Overhaul coming for Cancon laws

May 02, 2016

We all love The Tragically Hip, right? I mean, who can resist that sublime opening bass line to “Grace, Too” or the delicious, unnerving tension that runs through the guitar “Little Bones”? We’ve probably all nodded our heads along to Neil Young’s “Southern Man” and maybe even danced to Feist’s unbelievably catchy “1234.” I’ve even heard that some (okay, a lot) of people enjoy some Nickelback now and then. But because of the country’s ancient Cancon laws, which pre-date the Internet—the thing that makes this blog possible!—there’s a chance you may have heard one or two or all of those songs way too many times to like them anymore.

Well, those laws will be changing over the next couple years, according to Minister of Canadian Heritage Mélanie Joly. Cancon laws haven’t changed since 1991 when Brian Mulroney was Prime Minister, and the Broadcasting Act was revised. What this all means is that in the years since, as the music industry has undergone a staggering amount of changes—including a template for consumer experience that is now almost completely digital—the technology has been left uncovered by the current Cancon laws. “I’m a Heritage Minister who thinks about digital technology first and foremost, that’s how I consume information and music. I’m a product of my generation,” Joly told the Globe & Mail this past week.

Suffice it to say this is long overdue. The music industry that existed 25 years ago is unrecognizable to the music industry today. To update the current regulations, Joly will be conducting consultations with the public. The first part of that involves a survey (open until May 20) that asks Canadians about their relationships and consumption habits with media, and what part the government should play regarding Canadian content going forward. A second phase—called “Strengthening Canadian Content, Discovery and Export in a Digital World”—will follow, with changes being rolled out in 2017.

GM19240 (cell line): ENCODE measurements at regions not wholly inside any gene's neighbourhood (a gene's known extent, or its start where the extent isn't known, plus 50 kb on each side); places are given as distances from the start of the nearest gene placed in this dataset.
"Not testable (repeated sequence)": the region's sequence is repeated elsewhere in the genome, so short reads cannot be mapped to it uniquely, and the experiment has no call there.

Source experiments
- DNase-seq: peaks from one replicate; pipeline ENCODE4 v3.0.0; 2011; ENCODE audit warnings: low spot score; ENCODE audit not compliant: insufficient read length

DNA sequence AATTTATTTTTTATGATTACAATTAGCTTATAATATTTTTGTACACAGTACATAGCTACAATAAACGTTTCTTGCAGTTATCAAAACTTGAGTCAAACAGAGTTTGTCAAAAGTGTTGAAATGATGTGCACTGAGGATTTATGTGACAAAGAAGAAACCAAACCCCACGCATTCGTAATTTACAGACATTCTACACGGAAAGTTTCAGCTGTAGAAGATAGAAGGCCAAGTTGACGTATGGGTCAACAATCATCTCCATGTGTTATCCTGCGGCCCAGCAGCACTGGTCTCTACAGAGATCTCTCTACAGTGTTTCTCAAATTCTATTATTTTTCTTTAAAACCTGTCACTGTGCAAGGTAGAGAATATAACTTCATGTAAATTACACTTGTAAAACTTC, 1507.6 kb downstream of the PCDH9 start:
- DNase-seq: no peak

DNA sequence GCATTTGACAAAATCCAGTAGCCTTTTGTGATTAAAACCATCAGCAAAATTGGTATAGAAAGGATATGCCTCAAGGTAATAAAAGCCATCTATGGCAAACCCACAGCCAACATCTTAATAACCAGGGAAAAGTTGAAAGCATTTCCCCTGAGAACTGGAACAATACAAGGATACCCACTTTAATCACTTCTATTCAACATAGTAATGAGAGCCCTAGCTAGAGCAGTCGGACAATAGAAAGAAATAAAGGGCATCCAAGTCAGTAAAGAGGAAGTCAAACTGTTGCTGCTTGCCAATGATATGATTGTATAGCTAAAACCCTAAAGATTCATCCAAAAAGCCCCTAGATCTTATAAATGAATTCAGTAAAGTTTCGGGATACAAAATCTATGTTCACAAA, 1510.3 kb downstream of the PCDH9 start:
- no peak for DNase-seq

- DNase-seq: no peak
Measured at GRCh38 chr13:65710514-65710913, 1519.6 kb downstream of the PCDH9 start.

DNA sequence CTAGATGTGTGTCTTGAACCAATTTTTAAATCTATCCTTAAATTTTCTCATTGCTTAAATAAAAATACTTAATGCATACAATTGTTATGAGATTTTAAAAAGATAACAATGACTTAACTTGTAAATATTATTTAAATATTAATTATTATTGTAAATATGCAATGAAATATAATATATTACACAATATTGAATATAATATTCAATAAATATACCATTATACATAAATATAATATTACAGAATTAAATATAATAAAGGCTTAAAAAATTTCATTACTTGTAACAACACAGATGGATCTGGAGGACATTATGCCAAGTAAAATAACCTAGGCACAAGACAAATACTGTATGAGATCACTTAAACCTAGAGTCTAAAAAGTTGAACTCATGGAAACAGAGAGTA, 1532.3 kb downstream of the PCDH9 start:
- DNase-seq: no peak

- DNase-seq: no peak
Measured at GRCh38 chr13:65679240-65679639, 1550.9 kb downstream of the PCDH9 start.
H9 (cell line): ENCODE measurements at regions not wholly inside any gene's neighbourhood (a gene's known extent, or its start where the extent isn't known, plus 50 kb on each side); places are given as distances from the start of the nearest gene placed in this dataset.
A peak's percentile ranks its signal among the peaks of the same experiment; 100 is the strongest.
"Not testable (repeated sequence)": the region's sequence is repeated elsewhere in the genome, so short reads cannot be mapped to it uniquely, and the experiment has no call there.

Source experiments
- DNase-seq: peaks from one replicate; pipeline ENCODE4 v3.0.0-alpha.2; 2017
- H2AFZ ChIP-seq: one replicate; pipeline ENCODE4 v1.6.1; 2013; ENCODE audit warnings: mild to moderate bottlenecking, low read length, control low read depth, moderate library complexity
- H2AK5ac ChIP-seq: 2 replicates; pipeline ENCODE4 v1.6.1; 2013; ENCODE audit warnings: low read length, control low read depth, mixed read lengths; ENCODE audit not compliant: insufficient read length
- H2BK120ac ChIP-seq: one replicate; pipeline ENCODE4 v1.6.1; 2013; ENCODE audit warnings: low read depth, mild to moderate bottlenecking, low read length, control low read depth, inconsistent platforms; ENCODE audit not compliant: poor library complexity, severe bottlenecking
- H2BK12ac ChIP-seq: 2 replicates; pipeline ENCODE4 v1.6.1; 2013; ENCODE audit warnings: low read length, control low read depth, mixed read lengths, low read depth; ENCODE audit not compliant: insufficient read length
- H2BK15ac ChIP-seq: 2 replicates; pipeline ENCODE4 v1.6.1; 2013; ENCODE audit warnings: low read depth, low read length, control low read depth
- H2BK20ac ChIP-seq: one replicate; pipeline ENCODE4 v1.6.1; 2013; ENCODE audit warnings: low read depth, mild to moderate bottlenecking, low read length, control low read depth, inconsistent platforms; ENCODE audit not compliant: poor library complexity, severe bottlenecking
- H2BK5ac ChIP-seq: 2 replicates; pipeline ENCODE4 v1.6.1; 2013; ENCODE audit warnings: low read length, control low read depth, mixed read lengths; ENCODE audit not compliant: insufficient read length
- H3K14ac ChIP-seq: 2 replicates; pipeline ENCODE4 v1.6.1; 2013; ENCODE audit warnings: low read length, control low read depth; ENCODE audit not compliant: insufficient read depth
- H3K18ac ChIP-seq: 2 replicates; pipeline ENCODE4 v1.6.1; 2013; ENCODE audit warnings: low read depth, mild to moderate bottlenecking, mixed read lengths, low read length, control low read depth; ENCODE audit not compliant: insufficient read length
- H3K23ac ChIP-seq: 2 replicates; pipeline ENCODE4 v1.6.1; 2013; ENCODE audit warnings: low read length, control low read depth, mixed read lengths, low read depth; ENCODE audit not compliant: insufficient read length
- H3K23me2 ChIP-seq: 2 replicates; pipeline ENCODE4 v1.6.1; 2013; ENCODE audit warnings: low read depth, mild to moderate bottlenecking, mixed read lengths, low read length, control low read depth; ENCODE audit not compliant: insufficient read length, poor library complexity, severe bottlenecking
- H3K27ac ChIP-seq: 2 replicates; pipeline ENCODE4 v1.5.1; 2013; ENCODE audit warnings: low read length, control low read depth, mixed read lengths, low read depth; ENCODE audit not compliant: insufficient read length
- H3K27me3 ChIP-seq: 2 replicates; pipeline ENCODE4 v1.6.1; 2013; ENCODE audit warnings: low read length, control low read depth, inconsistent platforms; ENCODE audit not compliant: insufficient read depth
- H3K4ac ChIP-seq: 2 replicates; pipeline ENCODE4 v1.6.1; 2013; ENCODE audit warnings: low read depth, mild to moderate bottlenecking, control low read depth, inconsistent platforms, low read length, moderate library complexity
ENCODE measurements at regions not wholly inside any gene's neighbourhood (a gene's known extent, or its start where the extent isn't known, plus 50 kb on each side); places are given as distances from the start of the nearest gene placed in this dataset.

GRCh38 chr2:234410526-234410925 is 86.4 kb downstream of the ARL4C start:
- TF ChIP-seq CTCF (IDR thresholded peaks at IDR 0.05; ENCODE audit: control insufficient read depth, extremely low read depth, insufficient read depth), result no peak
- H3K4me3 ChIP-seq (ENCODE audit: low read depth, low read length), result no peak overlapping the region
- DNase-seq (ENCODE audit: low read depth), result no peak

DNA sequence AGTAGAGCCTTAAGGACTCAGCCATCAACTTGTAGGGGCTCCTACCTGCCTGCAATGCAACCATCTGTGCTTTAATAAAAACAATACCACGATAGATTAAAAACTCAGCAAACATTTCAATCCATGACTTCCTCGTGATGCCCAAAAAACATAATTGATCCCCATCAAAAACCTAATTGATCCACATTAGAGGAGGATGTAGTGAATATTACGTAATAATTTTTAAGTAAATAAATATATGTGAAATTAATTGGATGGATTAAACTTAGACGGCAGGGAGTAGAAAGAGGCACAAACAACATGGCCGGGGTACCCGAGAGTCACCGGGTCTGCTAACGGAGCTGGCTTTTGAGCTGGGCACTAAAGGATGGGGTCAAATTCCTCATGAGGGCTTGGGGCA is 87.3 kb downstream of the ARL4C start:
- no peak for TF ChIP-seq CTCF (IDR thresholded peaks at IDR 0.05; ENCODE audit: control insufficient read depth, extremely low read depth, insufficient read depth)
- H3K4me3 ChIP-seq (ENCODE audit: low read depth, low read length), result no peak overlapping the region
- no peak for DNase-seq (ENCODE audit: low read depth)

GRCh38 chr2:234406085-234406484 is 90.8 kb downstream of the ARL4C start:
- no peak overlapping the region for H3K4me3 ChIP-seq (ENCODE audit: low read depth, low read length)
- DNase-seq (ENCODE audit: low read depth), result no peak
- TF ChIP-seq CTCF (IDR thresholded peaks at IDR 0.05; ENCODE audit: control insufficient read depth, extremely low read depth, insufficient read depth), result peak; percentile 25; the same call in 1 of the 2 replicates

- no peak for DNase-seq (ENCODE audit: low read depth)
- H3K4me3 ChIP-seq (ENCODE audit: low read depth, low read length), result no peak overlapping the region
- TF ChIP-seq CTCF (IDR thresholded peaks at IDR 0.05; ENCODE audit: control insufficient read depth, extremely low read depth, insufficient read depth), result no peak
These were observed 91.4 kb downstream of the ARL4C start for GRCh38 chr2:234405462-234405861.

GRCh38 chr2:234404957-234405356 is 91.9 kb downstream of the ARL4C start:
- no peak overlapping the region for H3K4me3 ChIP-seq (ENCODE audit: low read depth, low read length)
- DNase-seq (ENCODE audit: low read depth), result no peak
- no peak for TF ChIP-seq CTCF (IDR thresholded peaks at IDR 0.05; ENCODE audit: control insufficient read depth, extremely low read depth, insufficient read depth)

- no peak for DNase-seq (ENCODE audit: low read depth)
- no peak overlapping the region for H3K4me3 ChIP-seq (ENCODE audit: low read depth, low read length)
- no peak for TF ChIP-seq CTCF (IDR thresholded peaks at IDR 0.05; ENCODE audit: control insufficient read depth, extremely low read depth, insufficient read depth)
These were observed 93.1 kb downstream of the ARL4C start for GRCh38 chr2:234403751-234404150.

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About the Author

Matt Williams

Matt Williams is a writer and photographer. Born and raised on the Prairies in Winnipeg, he’s slowly made his way farther and farther east, spending a few years covering music in Toronto before running clear out of country and ending up on the shores of the Atlantic Ocean. In between, he’s made numerous detours, interviewing and photographing countless artists across North America and beyond. He heads up Amplify’s Instrumental series, where he talks with musicians about the relationships they’ve formed with their most important tools.

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